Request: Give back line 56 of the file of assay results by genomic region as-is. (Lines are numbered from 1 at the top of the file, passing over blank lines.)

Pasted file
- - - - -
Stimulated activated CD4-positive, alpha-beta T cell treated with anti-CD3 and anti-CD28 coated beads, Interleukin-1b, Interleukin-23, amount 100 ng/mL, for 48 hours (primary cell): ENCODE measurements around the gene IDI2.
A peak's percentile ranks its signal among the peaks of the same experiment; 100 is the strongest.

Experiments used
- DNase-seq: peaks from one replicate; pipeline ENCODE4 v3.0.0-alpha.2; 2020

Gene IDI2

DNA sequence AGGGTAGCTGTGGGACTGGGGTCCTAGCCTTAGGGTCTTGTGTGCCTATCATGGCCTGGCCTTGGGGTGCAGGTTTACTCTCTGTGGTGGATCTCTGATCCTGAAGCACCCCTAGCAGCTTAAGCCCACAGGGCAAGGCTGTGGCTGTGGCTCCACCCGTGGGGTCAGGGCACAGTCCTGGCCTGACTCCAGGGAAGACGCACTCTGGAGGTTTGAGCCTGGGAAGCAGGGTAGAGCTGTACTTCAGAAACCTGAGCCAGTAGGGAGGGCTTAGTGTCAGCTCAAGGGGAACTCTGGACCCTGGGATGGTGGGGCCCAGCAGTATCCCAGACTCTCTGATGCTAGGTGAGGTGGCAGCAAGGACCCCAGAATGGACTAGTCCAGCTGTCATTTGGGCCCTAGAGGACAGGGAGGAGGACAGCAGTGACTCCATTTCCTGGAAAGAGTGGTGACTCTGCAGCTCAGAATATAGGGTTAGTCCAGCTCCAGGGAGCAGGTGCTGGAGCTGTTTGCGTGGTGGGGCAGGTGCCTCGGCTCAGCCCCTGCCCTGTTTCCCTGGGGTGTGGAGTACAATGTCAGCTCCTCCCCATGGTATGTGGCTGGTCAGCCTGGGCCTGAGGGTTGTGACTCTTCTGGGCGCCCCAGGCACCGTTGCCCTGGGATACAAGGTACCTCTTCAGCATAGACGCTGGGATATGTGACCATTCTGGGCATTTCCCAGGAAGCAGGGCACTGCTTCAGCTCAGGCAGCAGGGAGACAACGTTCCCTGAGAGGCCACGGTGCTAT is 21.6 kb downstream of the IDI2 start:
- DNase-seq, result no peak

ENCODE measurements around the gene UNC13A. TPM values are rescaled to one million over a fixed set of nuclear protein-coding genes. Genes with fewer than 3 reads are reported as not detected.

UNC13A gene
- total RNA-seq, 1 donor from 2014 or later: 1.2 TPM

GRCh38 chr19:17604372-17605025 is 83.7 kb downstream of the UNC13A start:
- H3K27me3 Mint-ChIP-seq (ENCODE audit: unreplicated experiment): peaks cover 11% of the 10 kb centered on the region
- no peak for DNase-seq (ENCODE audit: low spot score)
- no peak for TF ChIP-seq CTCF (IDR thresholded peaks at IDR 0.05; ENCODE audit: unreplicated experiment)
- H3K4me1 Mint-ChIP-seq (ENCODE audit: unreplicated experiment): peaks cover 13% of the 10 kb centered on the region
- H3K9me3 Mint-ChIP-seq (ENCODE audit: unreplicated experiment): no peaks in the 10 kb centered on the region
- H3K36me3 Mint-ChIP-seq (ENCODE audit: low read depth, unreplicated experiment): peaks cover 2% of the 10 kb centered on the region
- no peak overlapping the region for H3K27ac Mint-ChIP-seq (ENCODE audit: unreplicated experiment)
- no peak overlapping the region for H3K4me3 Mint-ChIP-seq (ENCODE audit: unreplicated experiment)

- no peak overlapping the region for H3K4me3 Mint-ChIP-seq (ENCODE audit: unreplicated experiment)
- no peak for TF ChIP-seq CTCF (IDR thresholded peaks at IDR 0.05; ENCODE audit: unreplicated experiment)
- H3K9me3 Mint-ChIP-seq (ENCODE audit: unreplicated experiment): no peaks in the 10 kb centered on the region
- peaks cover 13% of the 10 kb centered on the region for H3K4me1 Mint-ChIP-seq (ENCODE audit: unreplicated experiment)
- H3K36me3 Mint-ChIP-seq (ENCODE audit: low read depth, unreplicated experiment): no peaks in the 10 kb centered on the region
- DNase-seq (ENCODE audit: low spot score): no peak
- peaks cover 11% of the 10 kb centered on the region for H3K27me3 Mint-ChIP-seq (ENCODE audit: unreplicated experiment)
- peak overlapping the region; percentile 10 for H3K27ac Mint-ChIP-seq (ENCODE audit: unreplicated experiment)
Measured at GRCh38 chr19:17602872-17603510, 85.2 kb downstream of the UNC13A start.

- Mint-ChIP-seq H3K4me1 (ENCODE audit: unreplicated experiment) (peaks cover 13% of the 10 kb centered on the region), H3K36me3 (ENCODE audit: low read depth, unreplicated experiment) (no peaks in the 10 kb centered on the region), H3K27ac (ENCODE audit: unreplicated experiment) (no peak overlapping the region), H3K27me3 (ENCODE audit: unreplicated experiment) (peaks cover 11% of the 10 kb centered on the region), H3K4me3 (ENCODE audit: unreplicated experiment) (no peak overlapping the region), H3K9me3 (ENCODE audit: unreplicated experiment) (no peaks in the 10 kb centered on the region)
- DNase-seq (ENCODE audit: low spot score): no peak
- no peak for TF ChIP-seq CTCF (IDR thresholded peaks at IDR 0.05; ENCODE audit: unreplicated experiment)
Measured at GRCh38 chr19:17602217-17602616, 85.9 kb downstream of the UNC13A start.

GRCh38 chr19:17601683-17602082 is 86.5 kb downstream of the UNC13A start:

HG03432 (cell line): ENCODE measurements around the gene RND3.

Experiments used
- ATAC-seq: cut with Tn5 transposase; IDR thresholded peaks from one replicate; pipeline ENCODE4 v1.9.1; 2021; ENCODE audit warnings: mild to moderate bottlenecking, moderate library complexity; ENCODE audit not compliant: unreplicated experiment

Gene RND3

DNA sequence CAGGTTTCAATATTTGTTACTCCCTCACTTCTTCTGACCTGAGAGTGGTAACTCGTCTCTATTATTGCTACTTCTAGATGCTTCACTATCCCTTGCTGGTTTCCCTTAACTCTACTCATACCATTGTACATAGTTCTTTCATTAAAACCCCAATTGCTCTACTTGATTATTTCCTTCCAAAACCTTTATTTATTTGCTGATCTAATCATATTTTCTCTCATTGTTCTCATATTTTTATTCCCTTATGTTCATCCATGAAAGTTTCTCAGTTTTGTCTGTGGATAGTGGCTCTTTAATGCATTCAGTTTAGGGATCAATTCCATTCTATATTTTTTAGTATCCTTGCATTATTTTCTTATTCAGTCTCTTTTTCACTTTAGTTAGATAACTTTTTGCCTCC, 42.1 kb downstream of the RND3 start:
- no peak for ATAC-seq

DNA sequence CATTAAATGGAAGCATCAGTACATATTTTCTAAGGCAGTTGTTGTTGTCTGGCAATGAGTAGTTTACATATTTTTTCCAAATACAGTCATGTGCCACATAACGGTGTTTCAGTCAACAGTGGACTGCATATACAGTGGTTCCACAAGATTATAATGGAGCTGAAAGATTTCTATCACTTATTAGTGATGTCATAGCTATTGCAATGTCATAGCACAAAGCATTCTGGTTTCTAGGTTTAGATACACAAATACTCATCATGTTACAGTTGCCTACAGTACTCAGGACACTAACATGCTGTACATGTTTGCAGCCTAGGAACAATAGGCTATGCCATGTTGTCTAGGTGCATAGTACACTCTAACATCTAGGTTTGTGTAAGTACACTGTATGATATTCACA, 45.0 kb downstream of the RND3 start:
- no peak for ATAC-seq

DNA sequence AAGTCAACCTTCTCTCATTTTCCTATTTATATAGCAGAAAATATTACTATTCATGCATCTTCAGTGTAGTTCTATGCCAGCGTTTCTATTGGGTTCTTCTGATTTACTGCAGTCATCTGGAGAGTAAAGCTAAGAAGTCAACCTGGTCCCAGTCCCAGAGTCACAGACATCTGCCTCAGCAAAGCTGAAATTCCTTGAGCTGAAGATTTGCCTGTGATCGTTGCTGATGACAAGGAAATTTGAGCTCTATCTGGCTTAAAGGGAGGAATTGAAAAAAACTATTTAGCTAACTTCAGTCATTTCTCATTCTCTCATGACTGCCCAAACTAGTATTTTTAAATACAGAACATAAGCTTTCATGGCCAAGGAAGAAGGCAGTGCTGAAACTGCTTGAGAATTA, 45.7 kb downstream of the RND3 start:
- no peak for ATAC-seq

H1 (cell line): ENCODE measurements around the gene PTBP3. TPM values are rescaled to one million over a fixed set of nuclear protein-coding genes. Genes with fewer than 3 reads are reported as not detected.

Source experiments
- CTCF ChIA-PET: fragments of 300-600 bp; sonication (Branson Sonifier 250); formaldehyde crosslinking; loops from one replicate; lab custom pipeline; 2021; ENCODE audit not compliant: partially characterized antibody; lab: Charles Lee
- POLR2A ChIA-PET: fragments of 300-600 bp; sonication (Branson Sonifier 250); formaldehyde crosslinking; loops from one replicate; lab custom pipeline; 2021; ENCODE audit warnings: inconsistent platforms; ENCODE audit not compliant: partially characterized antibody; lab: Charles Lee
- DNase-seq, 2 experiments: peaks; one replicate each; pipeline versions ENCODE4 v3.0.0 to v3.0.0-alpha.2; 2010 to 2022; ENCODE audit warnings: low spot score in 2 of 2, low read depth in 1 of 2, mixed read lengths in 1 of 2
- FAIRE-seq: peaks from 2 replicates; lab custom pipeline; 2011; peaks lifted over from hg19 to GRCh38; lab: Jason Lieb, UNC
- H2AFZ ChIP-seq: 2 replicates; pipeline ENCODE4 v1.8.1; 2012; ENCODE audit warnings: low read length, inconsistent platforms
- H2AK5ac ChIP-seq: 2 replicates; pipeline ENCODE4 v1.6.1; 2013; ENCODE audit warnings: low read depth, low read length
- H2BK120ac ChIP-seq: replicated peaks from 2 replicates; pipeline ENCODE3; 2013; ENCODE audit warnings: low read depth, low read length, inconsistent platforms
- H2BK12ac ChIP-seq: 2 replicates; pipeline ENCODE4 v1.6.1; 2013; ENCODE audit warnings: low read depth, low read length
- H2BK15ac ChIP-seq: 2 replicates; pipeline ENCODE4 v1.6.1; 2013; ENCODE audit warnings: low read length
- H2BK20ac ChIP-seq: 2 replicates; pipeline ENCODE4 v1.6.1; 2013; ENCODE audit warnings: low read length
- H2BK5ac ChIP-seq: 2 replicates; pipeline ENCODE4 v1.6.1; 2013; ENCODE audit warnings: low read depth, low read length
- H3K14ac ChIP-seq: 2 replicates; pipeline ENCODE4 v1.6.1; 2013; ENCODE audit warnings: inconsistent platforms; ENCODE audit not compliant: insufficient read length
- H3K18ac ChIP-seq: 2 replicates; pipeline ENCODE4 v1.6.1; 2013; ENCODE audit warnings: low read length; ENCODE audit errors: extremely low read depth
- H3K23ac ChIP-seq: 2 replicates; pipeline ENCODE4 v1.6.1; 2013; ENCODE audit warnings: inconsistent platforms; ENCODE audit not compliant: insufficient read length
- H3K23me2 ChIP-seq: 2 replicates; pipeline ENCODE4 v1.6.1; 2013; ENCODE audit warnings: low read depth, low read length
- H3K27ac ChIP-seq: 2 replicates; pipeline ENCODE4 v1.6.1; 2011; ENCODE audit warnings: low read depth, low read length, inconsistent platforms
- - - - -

- H2BK5ac ChIP-seq: 2 replicates; pipeline ENCODE4 v1.6.1; 2013; ENCODE audit warnings: low read depth, low read length